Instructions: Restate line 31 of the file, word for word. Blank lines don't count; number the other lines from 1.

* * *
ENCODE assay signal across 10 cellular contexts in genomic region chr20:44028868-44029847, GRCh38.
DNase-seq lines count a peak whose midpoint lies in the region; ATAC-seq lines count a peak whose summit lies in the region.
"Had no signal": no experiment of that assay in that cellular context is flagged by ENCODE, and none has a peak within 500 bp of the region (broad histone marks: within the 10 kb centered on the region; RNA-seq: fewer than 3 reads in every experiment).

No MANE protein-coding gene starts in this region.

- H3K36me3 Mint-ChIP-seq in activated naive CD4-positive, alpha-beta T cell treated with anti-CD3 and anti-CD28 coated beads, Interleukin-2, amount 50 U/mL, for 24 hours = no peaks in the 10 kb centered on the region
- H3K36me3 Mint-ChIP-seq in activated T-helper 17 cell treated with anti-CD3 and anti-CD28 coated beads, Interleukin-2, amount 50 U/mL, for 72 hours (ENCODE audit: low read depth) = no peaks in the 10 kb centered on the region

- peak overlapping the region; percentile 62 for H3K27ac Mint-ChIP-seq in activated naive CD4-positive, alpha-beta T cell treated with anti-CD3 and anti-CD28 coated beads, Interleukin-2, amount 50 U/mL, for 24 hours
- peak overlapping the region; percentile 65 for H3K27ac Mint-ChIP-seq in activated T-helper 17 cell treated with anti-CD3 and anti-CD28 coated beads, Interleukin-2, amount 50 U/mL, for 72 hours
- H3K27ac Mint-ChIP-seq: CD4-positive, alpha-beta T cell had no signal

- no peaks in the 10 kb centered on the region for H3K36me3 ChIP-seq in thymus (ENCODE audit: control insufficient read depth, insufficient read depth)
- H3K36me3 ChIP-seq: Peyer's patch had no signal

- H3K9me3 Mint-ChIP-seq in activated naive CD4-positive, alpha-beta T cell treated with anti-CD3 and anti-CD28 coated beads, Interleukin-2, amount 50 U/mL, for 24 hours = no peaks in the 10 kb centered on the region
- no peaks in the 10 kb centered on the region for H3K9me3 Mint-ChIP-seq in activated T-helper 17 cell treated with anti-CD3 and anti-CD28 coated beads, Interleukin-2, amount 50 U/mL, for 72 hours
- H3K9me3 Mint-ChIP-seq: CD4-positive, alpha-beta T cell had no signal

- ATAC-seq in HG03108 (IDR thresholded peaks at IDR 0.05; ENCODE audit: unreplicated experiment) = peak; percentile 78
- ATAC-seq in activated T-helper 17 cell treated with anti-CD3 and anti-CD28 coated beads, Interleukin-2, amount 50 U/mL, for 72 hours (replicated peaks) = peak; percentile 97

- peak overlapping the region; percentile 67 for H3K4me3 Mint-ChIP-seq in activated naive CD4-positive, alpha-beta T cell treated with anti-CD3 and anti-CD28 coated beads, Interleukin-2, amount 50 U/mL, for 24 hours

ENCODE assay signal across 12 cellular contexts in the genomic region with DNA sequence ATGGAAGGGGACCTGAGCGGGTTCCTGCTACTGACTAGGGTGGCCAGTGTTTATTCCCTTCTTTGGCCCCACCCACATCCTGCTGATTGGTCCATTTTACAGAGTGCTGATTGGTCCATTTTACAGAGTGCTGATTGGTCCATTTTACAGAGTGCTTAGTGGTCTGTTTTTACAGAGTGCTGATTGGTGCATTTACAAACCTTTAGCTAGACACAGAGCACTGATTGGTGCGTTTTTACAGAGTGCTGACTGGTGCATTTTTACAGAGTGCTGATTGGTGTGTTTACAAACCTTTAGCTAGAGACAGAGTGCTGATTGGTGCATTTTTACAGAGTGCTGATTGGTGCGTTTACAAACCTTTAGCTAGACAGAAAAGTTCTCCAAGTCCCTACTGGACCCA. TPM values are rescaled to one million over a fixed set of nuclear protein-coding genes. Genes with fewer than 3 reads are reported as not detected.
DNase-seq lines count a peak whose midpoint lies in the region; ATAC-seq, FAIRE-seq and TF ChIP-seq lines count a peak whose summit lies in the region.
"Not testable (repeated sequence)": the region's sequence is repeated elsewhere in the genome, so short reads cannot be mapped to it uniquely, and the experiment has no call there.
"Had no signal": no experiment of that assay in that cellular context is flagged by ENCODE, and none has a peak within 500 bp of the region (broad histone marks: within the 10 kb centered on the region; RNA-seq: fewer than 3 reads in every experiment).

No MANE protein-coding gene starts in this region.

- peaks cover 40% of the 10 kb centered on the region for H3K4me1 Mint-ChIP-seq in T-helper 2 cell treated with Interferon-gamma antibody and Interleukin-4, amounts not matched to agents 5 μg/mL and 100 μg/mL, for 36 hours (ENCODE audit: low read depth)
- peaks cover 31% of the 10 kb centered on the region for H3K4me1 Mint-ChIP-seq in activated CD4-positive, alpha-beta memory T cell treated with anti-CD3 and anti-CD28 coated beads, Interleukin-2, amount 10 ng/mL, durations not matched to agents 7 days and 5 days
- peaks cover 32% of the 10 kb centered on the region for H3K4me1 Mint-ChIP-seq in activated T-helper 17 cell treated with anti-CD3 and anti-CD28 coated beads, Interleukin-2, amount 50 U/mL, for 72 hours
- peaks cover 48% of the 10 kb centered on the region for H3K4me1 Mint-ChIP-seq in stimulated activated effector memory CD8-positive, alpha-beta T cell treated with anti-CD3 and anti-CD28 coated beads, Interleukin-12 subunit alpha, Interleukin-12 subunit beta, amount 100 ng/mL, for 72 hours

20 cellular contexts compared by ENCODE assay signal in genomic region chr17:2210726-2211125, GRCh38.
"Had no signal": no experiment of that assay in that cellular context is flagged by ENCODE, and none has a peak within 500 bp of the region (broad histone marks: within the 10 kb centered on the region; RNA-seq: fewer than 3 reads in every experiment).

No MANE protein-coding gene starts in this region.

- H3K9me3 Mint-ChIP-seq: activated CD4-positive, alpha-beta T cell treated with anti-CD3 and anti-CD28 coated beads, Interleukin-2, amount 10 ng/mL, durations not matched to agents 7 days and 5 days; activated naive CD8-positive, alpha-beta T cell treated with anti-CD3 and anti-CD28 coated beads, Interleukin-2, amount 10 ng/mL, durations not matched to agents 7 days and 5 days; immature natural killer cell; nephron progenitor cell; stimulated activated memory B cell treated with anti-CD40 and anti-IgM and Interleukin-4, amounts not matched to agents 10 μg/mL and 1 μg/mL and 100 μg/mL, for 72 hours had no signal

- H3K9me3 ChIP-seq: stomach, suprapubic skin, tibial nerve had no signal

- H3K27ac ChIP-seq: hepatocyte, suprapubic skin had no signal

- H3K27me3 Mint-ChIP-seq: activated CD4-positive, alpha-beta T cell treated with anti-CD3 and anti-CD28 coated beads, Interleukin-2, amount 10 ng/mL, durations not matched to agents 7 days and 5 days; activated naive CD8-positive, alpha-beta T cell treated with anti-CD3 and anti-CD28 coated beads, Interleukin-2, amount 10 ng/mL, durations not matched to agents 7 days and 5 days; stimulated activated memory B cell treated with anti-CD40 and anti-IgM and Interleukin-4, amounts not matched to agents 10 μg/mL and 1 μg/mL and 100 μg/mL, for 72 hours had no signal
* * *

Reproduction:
- H3K9me3 ChIP-seq: stomach, suprapubic skin, tibial nerve had no signal